• Logical Weakness: Wood Man, despite being a robot, is made of wood and is weak to Heat Man's weapon. Heat Man, however, is naturally weak to Bubble Man's weapon. Bubble Man's weakness to the Metal Blades also makes sense as bubbles do not react well to sharp stuff. Quick Man, meanwhile, is weak against the Time Stopper. This even extents to the enemies — the fire-y Changkey Makers are destroyed in one shot by the Bubble Lead and Air Shooter.
  • The Lost Woods: Wood Man's stage is set in a forest, with matching Animal Mecha enemies patrolling it.
  • Malevolent Architecture:
    • The Wily Castle stages are a particular standout. Heat Man's stage also has this with its infamous row of disappearing blocks.
    • The Picopico-kun, in which pieces of the surrounding room fly out two at a time and combine together to form flying robots that attacks by trying to fly into Mega Man.
  • Mascot Mook: Mets, which are present as Neo Metalls and can now walk around.
  • Mercy Invincibility: Mega Man and the Robot Masters have this, but the Wily Castle bosses noticeably don't, allowing a single Crash Bomb explosion to hit them multiple times, although making that happen is easier said than done.
  • Mini-Mecha: The Sniper Armor enemies are mecha piloted by Sniper Joes.
  • Minus World: Glitches can be used to go to other levels (albeit using tiles from the current level) through Robot Master arenas. The glitchy version of Wily Castle 2, which is accessed via a glitch in Air Man's stage, is perhaps the most well-known iteration of this glitch.
  • Misplaced Wildlife: Gorilla robots in what looks like a deciduous forest?
  • Mood Whiplash: Present in the ending; after defeating Dr. Wily with a triumphant fanfare, a scene (set to oddly somber music) of Mega Man walking through the seasons before leaving his helmet on a hillside plays. And before you can wrap your head around what that all means, the credits play with a reprise of the upbeat, energetic title theme.
  • Mook Maker:
    • The Changkey Makers in Quick Man's stage throw Changkeys from the first game.
    • Goblins release Petit Goblins from their sides so long as Mega Man stands on them.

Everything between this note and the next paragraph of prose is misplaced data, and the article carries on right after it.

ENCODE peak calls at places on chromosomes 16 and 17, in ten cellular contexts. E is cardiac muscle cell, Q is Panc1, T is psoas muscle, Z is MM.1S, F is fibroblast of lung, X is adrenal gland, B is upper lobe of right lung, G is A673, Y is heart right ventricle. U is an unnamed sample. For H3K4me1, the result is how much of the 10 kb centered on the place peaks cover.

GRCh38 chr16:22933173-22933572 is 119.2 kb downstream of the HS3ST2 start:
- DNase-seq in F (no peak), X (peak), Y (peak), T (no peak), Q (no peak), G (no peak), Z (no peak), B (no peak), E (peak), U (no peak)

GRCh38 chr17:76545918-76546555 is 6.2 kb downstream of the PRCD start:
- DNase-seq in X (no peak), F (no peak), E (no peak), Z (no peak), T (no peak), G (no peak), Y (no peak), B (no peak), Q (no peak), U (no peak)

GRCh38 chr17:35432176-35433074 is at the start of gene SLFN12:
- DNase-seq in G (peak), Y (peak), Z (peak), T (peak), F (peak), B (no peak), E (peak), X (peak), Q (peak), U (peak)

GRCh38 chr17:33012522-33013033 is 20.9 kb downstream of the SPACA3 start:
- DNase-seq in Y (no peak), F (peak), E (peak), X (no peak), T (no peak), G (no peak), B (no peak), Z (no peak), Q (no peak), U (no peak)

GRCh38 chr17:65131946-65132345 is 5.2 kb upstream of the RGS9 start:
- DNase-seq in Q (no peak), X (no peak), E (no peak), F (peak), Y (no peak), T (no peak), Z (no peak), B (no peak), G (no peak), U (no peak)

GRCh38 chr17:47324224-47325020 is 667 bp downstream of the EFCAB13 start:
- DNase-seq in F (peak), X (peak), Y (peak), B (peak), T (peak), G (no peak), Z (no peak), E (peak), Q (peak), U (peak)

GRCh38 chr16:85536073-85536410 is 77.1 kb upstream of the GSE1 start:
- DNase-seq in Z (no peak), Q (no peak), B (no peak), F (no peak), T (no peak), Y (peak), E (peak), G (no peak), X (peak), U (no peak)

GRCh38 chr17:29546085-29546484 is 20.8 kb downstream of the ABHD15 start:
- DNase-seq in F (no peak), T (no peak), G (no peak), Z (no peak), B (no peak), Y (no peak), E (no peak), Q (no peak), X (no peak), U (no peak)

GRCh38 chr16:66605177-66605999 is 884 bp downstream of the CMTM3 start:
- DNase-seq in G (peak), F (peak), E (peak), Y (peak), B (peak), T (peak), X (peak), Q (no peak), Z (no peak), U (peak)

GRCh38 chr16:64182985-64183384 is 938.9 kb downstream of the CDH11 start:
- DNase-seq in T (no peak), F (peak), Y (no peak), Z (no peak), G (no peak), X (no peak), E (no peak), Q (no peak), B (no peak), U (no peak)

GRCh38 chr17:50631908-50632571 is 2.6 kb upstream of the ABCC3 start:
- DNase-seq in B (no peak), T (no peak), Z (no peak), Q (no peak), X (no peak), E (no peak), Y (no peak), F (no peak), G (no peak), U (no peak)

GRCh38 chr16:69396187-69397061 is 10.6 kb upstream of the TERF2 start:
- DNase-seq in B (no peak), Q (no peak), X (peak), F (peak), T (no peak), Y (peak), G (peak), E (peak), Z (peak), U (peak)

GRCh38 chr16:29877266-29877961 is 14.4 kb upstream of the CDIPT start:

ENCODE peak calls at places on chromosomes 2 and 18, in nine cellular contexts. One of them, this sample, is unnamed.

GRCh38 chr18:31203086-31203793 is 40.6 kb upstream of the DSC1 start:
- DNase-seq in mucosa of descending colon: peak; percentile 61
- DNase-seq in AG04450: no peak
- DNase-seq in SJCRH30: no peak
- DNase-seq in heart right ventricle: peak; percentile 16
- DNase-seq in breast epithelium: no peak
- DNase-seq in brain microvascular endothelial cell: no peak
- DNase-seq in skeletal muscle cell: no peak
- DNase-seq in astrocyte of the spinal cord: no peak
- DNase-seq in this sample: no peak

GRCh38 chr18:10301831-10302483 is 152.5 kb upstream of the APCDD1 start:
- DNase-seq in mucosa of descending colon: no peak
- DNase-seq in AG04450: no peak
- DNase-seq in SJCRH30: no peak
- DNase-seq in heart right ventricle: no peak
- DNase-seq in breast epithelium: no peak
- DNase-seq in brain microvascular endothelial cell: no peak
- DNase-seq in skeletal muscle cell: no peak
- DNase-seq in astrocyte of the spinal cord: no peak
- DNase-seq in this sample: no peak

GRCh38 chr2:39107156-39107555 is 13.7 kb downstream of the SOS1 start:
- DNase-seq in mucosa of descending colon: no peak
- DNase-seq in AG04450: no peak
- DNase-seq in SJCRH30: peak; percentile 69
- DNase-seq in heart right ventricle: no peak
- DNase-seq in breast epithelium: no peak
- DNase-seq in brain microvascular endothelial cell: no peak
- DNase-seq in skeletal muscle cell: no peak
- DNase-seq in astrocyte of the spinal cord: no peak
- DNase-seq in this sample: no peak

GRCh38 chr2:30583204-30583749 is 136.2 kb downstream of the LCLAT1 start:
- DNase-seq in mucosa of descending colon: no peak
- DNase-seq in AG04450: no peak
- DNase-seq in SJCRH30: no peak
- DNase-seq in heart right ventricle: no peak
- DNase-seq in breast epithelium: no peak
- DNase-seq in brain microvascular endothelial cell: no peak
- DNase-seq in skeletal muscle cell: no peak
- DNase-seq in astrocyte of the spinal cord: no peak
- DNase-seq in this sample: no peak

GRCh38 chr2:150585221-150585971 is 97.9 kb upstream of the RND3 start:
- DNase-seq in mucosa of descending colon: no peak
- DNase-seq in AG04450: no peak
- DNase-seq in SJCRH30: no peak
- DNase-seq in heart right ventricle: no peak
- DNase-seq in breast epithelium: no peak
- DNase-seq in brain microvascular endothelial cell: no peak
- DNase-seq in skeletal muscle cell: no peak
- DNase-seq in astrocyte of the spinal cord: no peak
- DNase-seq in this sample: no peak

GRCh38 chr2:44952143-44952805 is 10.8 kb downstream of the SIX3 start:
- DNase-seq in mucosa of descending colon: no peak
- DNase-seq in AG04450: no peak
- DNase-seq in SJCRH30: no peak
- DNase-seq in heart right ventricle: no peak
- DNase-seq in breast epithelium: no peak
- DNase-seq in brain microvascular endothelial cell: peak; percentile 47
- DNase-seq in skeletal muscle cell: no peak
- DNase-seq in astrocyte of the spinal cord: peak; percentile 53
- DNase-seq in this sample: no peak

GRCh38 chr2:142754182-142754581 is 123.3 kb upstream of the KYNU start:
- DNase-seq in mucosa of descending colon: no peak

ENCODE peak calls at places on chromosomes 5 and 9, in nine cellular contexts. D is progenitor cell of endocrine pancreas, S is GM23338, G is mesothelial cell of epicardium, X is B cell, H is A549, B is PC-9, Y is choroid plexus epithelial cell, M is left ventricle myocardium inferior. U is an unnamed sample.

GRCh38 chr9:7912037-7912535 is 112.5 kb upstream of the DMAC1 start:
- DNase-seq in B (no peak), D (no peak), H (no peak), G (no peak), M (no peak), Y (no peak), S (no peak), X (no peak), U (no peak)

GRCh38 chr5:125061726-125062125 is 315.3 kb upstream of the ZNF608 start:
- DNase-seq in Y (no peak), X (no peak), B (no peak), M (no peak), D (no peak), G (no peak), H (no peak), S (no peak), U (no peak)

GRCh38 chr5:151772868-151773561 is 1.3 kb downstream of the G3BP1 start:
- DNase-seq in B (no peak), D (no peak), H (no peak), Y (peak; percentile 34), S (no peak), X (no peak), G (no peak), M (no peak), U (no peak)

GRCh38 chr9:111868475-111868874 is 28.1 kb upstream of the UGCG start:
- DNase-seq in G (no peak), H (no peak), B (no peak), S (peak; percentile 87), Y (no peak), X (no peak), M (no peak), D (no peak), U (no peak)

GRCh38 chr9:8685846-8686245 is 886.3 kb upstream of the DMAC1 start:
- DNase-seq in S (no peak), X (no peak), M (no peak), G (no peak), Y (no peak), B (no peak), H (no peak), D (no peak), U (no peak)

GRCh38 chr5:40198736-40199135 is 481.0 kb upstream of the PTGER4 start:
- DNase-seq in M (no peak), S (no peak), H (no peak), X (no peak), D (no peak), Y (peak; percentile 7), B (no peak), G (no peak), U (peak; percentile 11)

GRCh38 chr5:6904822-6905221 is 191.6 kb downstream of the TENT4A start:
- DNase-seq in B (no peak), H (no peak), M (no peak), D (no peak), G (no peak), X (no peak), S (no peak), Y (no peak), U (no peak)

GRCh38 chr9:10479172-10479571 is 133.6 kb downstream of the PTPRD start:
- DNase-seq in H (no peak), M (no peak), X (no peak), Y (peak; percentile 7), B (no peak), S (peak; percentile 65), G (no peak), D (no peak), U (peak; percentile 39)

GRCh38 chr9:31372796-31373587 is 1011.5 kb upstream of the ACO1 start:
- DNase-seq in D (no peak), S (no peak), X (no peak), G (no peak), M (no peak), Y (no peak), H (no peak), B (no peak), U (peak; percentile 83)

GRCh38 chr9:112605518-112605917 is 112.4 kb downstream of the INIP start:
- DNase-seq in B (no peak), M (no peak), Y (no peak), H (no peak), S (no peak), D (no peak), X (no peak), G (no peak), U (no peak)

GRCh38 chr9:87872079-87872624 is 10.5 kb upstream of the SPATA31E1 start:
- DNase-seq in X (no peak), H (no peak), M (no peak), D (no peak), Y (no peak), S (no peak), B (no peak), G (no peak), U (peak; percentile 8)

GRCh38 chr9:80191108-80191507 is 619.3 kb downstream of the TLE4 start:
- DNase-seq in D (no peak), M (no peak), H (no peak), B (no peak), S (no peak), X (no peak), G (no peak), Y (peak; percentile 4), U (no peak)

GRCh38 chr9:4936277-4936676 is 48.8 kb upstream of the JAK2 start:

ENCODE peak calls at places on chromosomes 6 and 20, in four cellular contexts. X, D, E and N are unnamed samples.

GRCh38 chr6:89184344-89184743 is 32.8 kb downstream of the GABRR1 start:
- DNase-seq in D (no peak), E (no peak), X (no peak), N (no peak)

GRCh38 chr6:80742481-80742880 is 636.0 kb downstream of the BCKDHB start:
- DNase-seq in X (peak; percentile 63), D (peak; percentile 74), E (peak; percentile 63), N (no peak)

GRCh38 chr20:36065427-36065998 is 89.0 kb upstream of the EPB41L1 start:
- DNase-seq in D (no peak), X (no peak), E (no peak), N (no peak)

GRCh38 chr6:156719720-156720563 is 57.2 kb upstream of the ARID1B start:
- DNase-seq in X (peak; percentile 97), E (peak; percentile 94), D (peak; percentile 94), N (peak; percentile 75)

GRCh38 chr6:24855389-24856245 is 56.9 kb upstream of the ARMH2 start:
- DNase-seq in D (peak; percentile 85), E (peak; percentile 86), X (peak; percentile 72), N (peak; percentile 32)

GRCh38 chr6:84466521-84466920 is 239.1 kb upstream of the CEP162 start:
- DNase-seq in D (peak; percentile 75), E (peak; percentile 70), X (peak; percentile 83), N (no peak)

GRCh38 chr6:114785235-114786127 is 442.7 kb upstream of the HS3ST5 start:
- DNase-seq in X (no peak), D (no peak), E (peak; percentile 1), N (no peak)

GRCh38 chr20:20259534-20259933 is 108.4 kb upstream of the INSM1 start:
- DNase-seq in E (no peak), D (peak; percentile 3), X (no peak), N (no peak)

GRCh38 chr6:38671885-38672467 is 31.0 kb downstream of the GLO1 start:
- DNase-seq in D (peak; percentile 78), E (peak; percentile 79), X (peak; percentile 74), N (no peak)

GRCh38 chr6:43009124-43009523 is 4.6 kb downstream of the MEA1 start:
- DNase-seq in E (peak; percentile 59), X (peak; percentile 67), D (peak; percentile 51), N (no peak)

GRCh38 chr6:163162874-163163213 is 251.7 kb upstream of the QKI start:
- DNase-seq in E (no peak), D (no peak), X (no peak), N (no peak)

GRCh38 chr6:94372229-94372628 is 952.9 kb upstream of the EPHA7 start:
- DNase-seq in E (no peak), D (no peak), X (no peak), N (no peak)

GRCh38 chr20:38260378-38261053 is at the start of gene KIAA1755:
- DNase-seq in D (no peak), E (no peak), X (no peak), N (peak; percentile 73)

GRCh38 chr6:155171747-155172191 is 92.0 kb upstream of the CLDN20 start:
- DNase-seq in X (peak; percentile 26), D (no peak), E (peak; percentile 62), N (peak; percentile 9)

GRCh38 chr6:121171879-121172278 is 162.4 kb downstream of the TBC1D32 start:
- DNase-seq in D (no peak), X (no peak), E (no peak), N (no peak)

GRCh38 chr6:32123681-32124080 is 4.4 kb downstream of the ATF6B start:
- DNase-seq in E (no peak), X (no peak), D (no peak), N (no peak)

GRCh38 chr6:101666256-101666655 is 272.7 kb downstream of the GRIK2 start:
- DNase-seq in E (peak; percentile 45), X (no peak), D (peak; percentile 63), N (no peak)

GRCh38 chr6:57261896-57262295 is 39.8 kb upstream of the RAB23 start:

• Ankos release Shrinks from their mouths until they're destroyed.
    • The Guts Tank launches Mets from its chest if Mega Man stays off its base.
  • Musical Nod: The opening strains of the title theme is a rearrangement of the opening strains of the original Mega Man's ending theme.
  • Nintendo Hard: While the game's difficulty is much more forgiving than the original game, some parts are still very challenging, especially if you try to proceed without the most helpful item or weapon. Difficult mode only ramps up the challenge even more. This was unarguably a part of this game's appeal. The Wily Wars remake ramps things up. Although it allows you to keep your E-Tanks after a Game Over, this is counter-balanced by the removal of the normal difficulty setting and several robot masters taking even less damage from your attacks then they did in Difficult mode from the NES version. Wood Man is also a significantly more difficult fight due to his leaf shield projectile having a larger hitbox that is much more difficult to jump over.
  • No Pronunciation Guide: The Bubble Lead. Is it "Lead" as in "to lead" (since it trails ahead of Mega Man) or Lead as in the element Lead (since it's a bubble that sinks in all cases)? In the Japanese script for the weapon, they use the word "Rīdo", which means both "water reed" and "to lead".
  • No-Sell: Quick Man will stop to block quite a few weapons fired at him without them harming him, including the Metal Blade. He does stop moving briefly when he does so, though, allowing you to quickly switch weapons and hit him.
  • No Sidepaths, No Exploration, No Freedom: Air Man, Wood Man, Heat Man and Bubble Man's stages lack any real diversions of interest like other stages do, and are straight paths towards the boss.
  • No Waterproofing in the Future: How Mega Man is able to defeat the Alien (which is really just a hologram projector).